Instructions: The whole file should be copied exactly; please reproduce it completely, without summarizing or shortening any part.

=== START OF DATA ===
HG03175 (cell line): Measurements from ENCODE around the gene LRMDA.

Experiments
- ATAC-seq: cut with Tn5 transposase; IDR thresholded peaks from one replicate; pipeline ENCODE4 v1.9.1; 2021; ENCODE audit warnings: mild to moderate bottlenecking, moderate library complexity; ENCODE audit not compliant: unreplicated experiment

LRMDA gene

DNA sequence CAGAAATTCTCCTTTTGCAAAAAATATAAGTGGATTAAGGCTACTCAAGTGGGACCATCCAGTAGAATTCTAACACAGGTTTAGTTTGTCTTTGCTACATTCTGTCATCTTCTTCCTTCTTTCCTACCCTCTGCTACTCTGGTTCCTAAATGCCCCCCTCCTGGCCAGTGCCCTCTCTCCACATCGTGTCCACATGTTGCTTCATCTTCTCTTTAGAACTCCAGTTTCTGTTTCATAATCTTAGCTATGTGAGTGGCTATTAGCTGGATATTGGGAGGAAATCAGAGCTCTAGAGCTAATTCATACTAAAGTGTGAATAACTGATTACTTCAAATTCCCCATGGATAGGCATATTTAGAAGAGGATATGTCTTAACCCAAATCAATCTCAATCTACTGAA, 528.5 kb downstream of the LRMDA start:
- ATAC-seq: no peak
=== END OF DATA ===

HG03175 (cell line): Measurements from ENCODE around the gene LRMDA.

Experiments
- ATAC-seq: cut with Tn5 transposase; IDR thresholded peaks from one replicate; pipeline ENCODE4 v1.9.1; 2021; ENCODE audit warnings: mild to moderate bottlenecking, moderate library complexity; ENCODE audit not compliant: unreplicated experiment

LRMDA gene

DNA sequence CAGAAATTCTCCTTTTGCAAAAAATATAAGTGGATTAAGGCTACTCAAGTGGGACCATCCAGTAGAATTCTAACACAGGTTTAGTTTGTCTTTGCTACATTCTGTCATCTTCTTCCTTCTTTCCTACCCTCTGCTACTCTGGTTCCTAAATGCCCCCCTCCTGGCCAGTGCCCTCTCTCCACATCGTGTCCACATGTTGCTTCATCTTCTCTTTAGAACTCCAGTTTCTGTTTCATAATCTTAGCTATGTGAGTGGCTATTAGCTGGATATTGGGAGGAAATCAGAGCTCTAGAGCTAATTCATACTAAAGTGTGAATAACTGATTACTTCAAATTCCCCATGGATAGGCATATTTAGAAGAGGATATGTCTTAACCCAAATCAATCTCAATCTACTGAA, 528.5 kb downstream of the LRMDA start:
- ATAC-seq: no peak